Peep the infamous feminist symbol necklace in this photo of me from senior year

The label “feminist” has a long, sordid history. Since the feminist movement in America first began, there has been a negative stigma attached to the word. People thought feminists were crazy, man-hating, witches. They claimed they were only feminists because they “couldn’t get a man.” They
said they were ugly, they were violent, they were homicidal, they were bitter, and just about everything else you can imagine. Almost any insult you can conceive has been thrown against feminists since the Suffrage Movement, as insults are always thrown against people fighting for change.

And that is not merely just a fact of the past. In truth, more recently feminism has become a little more mainstream. Stars such as Taylor Swift, Emma Watson, Beyoncé, and more have all proclaimed themselves feminists, which helps take the stigma away and encourages young girls to do the same. However, even now, the negative stigma surrounding the word makes many women afraid to claim it. I do not blame young women who don’t proclaim themselves feminists for fear of stigma. No one wants to be insulted. In fact, I know many women have shied away from even exploring what feminism is because of the negative stereotypes they’ve heard. The fear of the word is very valid.

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Story by: Lily Patterson

Bleached and dyed and tugged and straightened and curled and dried and oiled and trimmed and chopped. It’s a cumulative result, a regenerative but at the very least temporally affected font of keratin that can be a vehicle for self-expression, a curtain of self-defense, or somewhere in between. It’s a woman’s hair.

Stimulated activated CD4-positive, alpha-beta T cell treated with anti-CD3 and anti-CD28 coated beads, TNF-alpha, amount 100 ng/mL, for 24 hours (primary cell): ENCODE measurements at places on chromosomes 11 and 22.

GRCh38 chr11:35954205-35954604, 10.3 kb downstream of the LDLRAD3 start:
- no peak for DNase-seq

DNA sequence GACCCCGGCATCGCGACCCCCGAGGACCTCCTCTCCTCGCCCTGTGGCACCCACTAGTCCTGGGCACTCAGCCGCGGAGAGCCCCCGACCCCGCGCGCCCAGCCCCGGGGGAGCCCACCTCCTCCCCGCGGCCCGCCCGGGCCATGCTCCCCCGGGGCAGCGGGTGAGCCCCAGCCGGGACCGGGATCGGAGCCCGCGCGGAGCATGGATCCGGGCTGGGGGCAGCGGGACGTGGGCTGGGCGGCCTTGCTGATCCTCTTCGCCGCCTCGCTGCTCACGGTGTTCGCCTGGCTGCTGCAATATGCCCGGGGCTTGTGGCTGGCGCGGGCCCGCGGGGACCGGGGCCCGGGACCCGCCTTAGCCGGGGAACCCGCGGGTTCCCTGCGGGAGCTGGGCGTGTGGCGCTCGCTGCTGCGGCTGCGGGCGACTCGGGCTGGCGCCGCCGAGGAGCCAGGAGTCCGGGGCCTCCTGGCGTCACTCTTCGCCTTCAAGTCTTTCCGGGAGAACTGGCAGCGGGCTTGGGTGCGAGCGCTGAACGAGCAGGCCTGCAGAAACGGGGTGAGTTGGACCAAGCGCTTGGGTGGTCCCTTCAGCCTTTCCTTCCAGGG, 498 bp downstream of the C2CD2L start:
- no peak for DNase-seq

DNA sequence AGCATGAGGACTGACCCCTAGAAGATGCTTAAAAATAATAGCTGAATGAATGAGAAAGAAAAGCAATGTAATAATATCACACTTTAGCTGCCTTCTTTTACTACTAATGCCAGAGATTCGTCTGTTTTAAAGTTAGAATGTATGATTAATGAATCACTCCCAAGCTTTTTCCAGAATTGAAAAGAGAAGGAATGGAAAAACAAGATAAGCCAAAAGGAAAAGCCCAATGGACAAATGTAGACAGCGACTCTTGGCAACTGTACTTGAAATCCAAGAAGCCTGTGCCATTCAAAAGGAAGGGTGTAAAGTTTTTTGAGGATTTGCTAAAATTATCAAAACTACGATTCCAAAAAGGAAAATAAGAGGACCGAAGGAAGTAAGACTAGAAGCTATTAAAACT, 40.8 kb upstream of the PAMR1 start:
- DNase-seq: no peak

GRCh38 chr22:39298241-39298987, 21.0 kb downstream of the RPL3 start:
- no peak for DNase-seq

Starting off a series about hair, it’s probably best to reflect on my relationship with my own. It’s said you can’t love others before you love yourself, so I’m going to go out on a limb and venture that you can’t understand others’ relationship with their hair before you know your own. As a white female with thick, brown hair, I’ve been endowed with what could possibly be the most low-maintenance situation possible. As a girl, my hair was long and streaked with blonde from excessive amounts of time in the sun. Frankly, my saving grace was my hair. I might be prone to lobster-red burns and incessant freckles, but my hair was it – healthy, lustrous, and streaked with natural highlights.

My sophomore year, I chopped it all off. It became a bob, just grazing my shoulders. I already went to an all-girls high school, so really, the man repeller aesthetic was coming into its own. Many of my friends were shocked that I just decided to chop off my hair. “But your hair was so pretty – why would you do that?,” was the refrain. I even had people tell me straight-up that they didn’t like it. Having been the utmost type-A kid, me making the decision to cut my hair was very much woven into the fabric of my need for control. My chop (which got progressively shorter and shorter throughout high school) was a kind of ownership that I exerted over myself and my choices. I had the power to transform the way I looked, but I also had the power to directly oppose the very common standard of beauty promulgated by a bunch of high school girls. I wasn’t long-legged, or tan, or blonde, or hyper effeminate. That wasn’t really my North Star, although sometimes I wished it were. I was studious and serious and used a biting wit as blunt as my hair as a coping mechanism. (Still do, actually.)